• National Wide: – Baby Clothing (Canadian Baby Wear) – Computers (Computers Made in Canada) – Consultants (Canadian Consulting Group) – Printing (PrintCanada)

Creating a business name to target your local area is a little easier for ideas. Always try to make sure you incorporate your city, province/state, or country into the equation to tell people the exact service area that you provide. Make sure to search online for other companies with the same name. Many local companies opt for this method of choosing a great name, this happens often because of how easy it can become for people to remember your name.

This concludes my business name creating tips. I still have a great deal to teach you about creating a name, but that would require I write a novel, and for this tutorial I want to cover all of the basics, not just one area.

STEP 2) SEARCHING FOR DUPLICATE NAMES:

Once you’ve narrowed your business name list down to 1-5 names, it’s now time to research online to check whether or not someone has taken your name.

Searching online will be different for everyone. There are different ways to search for duplicate business names depending on the type of business you want.

When searching online, you need to determine:

  • 1) Is you business local, provincial/state wide, national, or international???
  • 2) Are you going to trademark / copyright your name? Also…
  • A) Are there other competitors who have the same name?
  • B) Do one of your competitors own a trademark / copyright similar to your name?

1.1) Local:

This is probably the easiest one to find. Usually, you can perform a search within Google/Yahoo/MSN with your business name in quotes like “My Name” in “My City”, “Province/State”, “Country” (Ex. Search for something like “Lawn Care Guys in Hamilton, Ontario, Canada”) to see whether or not you get exact results found for that name. Try the same thing without quotes to get different results. If you do get results found, check within the website to see if these results were “fabricated” by search engines for their results, or if they are actually a real business name.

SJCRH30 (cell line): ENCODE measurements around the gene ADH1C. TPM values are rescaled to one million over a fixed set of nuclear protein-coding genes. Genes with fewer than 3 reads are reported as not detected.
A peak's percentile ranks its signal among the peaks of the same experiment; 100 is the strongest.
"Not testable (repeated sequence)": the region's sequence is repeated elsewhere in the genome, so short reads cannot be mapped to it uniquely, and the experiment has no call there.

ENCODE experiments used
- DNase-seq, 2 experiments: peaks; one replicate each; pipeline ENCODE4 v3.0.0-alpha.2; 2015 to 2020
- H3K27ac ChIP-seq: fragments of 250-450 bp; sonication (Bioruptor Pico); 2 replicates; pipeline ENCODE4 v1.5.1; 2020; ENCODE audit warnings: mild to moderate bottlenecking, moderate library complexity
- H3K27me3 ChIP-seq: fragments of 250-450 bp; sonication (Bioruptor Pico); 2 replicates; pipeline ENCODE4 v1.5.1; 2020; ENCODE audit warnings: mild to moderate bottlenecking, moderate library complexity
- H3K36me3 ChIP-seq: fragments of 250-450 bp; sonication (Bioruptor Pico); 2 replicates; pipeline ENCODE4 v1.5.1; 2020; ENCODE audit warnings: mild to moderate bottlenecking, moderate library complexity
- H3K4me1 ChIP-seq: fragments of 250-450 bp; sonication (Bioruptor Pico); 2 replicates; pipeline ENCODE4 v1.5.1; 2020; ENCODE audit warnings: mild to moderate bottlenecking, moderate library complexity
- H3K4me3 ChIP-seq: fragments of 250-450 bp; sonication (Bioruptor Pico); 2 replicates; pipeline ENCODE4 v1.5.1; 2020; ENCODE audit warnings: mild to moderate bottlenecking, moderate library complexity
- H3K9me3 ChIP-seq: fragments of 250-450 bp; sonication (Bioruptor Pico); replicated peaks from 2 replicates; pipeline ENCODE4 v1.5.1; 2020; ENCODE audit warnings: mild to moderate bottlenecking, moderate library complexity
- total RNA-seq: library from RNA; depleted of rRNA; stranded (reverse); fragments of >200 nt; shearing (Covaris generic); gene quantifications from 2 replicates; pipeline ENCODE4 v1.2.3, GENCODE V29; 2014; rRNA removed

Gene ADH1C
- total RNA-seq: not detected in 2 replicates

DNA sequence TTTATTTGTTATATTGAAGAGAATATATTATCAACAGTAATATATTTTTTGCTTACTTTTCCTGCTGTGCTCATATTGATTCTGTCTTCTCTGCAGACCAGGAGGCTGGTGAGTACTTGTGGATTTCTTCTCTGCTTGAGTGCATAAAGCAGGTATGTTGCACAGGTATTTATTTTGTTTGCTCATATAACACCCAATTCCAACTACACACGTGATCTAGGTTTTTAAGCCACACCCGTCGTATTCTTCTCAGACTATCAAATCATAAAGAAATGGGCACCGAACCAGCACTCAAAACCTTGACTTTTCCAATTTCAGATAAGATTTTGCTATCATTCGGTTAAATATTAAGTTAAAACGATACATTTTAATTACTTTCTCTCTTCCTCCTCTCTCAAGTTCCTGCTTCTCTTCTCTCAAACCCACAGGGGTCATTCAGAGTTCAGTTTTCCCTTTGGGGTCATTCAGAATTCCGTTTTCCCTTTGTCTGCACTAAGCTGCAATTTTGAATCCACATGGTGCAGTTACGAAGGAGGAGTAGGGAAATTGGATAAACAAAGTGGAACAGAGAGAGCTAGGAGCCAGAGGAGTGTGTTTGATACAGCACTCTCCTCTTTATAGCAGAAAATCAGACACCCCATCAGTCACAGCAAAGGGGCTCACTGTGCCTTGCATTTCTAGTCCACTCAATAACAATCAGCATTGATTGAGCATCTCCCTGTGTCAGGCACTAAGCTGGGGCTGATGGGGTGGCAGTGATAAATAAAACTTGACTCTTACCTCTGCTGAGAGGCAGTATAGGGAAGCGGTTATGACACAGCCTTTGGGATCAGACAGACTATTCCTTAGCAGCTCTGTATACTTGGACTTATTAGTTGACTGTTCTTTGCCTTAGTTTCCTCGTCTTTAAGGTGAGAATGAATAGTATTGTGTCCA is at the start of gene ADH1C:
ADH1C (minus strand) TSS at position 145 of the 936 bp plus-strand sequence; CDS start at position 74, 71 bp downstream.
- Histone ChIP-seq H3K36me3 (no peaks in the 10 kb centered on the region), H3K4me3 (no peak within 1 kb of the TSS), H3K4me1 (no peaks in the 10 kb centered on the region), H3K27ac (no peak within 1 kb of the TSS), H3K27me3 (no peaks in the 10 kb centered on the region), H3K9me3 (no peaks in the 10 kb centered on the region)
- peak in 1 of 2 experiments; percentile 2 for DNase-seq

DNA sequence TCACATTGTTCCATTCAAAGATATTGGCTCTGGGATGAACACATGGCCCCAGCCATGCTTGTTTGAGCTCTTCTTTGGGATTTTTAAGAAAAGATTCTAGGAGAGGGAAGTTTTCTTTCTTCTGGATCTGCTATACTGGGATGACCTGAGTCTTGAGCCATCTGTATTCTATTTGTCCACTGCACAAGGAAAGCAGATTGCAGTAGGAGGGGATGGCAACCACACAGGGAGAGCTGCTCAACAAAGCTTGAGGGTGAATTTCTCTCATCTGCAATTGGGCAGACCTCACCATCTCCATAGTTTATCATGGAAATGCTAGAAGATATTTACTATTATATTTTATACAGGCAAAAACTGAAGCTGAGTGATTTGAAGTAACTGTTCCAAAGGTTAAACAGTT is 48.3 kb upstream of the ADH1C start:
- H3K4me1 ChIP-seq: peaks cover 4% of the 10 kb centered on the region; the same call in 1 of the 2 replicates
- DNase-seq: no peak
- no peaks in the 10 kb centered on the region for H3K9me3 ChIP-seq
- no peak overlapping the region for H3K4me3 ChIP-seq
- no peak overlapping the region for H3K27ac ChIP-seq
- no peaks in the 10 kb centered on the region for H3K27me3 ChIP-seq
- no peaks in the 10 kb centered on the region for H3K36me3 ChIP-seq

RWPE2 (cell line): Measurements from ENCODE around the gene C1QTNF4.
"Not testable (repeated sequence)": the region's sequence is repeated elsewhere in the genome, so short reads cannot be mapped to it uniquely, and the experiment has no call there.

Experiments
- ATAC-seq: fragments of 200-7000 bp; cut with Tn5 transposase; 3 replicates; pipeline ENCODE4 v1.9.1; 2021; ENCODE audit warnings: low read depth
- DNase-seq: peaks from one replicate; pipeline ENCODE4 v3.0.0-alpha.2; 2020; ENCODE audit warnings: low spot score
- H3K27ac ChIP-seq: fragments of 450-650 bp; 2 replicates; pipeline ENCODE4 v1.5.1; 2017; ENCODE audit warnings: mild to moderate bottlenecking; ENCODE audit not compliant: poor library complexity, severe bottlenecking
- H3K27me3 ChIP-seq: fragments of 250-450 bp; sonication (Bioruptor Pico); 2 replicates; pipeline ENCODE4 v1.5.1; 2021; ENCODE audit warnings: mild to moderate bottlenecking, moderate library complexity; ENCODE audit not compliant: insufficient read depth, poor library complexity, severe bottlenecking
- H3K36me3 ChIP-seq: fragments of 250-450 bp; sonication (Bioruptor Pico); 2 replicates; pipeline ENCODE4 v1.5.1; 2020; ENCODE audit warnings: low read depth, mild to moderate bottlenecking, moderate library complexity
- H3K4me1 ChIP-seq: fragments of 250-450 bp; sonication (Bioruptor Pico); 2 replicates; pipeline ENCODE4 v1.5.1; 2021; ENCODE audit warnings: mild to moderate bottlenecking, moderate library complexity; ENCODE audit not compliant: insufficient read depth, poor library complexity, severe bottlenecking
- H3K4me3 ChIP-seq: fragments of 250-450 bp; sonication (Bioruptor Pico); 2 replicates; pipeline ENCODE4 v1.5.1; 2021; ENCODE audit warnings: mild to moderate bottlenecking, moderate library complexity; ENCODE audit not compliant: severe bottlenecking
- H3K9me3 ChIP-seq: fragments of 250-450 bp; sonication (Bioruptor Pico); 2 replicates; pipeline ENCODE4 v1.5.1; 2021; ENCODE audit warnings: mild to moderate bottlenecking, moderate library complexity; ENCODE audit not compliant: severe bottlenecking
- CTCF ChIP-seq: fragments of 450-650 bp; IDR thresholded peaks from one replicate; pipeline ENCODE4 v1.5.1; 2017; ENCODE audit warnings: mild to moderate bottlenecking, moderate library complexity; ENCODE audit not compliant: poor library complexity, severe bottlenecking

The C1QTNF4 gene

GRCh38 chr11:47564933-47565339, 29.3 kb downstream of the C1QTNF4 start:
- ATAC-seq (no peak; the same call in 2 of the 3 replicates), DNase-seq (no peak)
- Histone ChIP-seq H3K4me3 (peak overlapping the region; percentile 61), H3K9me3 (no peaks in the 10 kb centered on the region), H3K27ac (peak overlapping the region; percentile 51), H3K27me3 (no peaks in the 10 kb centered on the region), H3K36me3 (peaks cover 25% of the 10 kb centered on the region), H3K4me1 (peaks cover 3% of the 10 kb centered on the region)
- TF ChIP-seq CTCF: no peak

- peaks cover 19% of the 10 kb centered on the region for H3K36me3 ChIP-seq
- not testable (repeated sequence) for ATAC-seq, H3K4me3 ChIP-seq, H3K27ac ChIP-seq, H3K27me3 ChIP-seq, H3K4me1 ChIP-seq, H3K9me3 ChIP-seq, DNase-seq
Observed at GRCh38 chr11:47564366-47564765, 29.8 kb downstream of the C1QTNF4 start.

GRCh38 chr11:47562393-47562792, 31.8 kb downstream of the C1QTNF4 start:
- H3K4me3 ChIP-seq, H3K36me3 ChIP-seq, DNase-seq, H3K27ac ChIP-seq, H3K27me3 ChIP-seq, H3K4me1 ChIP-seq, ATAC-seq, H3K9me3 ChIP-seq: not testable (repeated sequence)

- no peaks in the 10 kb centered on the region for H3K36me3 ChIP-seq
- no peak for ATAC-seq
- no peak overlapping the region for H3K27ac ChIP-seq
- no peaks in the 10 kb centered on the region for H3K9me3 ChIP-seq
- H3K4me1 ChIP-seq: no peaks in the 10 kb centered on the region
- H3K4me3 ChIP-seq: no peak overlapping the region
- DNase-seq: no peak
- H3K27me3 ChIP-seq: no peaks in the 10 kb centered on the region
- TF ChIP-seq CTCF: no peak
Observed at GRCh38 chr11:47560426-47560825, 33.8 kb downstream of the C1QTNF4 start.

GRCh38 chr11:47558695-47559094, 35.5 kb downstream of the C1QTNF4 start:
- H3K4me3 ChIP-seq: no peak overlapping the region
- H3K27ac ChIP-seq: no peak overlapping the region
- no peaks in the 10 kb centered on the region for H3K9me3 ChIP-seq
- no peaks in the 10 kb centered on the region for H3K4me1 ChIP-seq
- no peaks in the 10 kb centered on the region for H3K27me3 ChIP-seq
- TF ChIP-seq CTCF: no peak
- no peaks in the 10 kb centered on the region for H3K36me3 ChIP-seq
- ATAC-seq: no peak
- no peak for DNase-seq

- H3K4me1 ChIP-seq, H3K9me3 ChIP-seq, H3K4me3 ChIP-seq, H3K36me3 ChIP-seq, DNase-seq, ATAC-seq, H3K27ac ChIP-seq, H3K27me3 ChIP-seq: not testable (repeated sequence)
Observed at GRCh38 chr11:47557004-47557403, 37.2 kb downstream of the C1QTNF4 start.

Don’t forget to look and see if the results match the type of business you want to get into.

The industry you want to get into has an effect on the availability for your name as well. For instance, you could choose “Hamilton Lawn Maintenance” for your business name. After performing a search, I guarantee you that search engines will combine the words “Hamilton”-and-“Lawn”-and-“Maintenance” together to form their results. I’m sure there is a lawn maintenance company from Hamilton. See how that could mix your search results? Searching online is just the start of the game, don’t get discouraged if you initially find some matches.

1.2) Provincial / State Wide:

For this search, you’ll want to perform the same style of searching like I mention within “1.1) Local”, but now you want to remove the “City” within your searches to determine right away if you find a name similar to yours. Again, if you do find results within your search, investigate further by visiting the website(s) found.

If a potential competitor has the exact name you want, scratch the name and forget it. You don’t want to have a legal battle later on for something that can be prevented right now.

1.3) National:

Same thing but only include your “Country” within your searches.

1.4) International:

Simply search for your business name in “Quotes”. Don’t use a country specific search engine like Google.ca, instead use Google.com to perform your searches. By adding the quotes, search engines will be able to give you an exact match for your business name. If other companies have your name, it really won’t matter unless; you’re directly related in the same industry, and whether or not they own copyright to that name.

1.5) Trademark / Copyright:

“A trademark or trade mark[1] is a distinctive sign of some kind which is used by an individual, business organization or other legal entity to uniquely identify the source of its products and/or services to consumers, and to distinguish its products or services from those of other entities.”